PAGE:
Blockchain technology first surfaced more than a decade ago as perhaps the biggest disruptions in the global economic scene, with the Bitcoin and Ethereum platforms paving the way for other alternative smart blockchain projects.
Fast forward to now and the same technology has evolved to accommodate new upgrades, with the goal of boosting efficiency in the emerging industry. Specifically, new smart contract (or blockchain ) platforms have emerged in recent times, aiming to resolve some of the limitations associated with the initial blockchain platforms.
Notably, Ethereum and other layer-1 and possibly layer-2 blockchain platforms, in some instances, have been afflicted with scalability challenges such as low throughput, high gas fees, and congestion, among other things.
While these limitations were unattended for years, alternative blockchain concepts like Fantom swung into action to specifically address some of these challenges, using optimized blockchain infrastructure. Let’s just dive right into the main discussion. What is Fantom?
What is Fantom?
Founded by Ahn Byung Ik, although led by Michael Kong as the CEO, Fantom, nicknamed “the Ethereum killer” is an advanced fourth-generation, open-source smart contract platform that hosts custom-built decentralised applications (DApps) as well as non-fungible tokens (NFTs).
After launch in December 2019, the Fantom Foundation’s smart contract platform provides an alternative to the Ethereum mainnet, albeit with enhanced performance as it delivers greatly in terms of speed, scalability, and security – the trilemma of the older-generation blockchains.
In addition to its core offerings, Fantom doubles as a “all-in-one” decentralised finance (Defi) suite for such activities as minting, trading, yield farming, and liquidity staking where end users can lend and borrow digital assets directly from their wallet at near-zero fees.
How does Fantom work?
Unlike the majority of layer-1 and layer-2 blockchain platforms that adopt either proof-of-work (POW) or proof-of-stake (POS) consensus mechanisms in isolation, Fantom went for something more advanced and truly revolutionary in building up its acclaimed highly scalable blockchain ecosystem.
Specifically, Fantom utilises a permissionless protocol to accomplish decentralisation and security, as well as the asynchronous Byzantine Fault Tolerance (aBFT) or Lachies consensus mechanism, which aided in achieving remarkable speed in the entire end-to-end process.
Just in case you are wondering, aBFT is the most recent consensus mechanism that addresses two of the major issues inherent in the blockchain scalability trilemma which are decentralisation and high-throughput.
Also, without completely discarding the old system, Fantom maintains an advanced trustless and leaderless POS protocol to achieve high network security, thereby resolving the third arm of the blockchain scalability trilemma.
The POS protocol adopted by Fantom, however, eliminates the traditional system where validators have a say on the validity of a transaction. Instead, the adopted model is leaderless i.e, completely autonomous, which makes the platform truly secure.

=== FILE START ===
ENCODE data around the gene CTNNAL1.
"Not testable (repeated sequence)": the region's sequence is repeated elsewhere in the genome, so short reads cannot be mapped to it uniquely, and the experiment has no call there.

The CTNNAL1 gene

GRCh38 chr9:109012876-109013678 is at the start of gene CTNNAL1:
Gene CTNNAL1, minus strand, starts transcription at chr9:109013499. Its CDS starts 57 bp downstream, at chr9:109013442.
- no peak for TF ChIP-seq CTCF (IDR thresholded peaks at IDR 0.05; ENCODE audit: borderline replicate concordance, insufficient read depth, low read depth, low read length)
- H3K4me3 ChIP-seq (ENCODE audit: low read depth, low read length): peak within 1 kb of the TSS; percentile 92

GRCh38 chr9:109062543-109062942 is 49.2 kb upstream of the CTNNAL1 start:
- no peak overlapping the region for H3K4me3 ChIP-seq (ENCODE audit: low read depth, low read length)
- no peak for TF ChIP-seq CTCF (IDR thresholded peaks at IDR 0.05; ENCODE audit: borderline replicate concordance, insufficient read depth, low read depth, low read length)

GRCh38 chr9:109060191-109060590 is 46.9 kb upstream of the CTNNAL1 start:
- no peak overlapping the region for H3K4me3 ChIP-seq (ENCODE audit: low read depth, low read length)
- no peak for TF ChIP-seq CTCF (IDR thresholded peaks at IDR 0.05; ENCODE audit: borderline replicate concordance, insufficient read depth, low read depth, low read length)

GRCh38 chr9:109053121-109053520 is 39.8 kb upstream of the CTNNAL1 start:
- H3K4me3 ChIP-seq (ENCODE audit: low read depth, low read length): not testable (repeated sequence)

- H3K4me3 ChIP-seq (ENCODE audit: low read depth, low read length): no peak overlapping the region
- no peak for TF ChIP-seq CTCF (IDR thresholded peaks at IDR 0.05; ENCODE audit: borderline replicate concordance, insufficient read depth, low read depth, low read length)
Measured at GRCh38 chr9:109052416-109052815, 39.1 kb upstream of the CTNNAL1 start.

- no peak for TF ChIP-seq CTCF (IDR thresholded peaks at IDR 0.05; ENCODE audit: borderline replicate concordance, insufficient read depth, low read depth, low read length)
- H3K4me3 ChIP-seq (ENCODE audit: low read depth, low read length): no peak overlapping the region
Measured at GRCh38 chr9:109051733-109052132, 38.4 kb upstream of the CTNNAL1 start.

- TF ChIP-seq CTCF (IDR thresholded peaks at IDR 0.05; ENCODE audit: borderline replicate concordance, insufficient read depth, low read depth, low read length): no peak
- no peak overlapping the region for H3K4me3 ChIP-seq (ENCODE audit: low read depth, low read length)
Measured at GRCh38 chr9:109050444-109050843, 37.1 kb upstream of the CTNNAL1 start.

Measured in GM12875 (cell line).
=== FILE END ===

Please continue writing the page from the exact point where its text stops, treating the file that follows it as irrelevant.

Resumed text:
Furthermore, similar to other smart contracts built on the BFT consensus mechanism, Fantom, in an attempt to achieve interoperability on the platform, likewise adopts a clone version of Ethereum Virtual machine (EVM). This simply suggests that developers can interface with the Ethereum mainnet, and even port their existing dApps from there seamlessly.
The Lachies, as previously mentioned, is further capable of growing to several nodes spread throughout the globe in a permissionless, open environment, allowing for a high degree of decentralization.
Fantom on-chain governance
Despite the fact that Fantom employs the aBFT consensus mechanism, which is commonly used by institutional-focused blockchains, it remains community-focused. As a result, in order to participate in the governance protocol, interested participants must first obtain the platform’s native token – FTM – and stake it in the FTM network.
By staking their FTM, token holders can propose new changes, as well as vote for or against modifications and upgrades intended for the overall network. It is also important to note that the governance power bestowed on token holders depends largely on the amount of FTM tokens they have in possession.
Fantom token – FTM
As mentioned previously, FTM is the default utility token on the FTM network, and it is used as the base medium of exchange. Being an ERC-20 token, it can be used across the platform’s Defi suite, as well as on other compatible exchanges including the Ethereum network, and Binance Smart Chain’s BEP20.
Of the total 3.175 billion FTM tokens in supply, approximately 2.1 billion FTM tokens are already in circulation, with the leftover reserved for providing staking rewards to the FTM holders which, on the other hand, depends on governance decisions.
While the FTM tokens can be bought across major exchanges, the practice is discouraged by the creators who warn against custodial risks. More so, by purchasing the token outside of the mainnet, participants risk losing staking regards set aside for FTM holders who acquire their token on the FTM network.
Other use cases of the FTM token include compensation for those validators who participate in transaction processes, prevention of spam transactions, and the general validation experience.
Ultimately, Fantom is a strong contender for older-generation blockchain systems that are suffering from blockchain scalability trilemma, and is one of the few that offer a viable solution in that regard.
Disclaimer: The views and opinions expressed by the author should not be considered as financial advice. We do not give advice on financial products.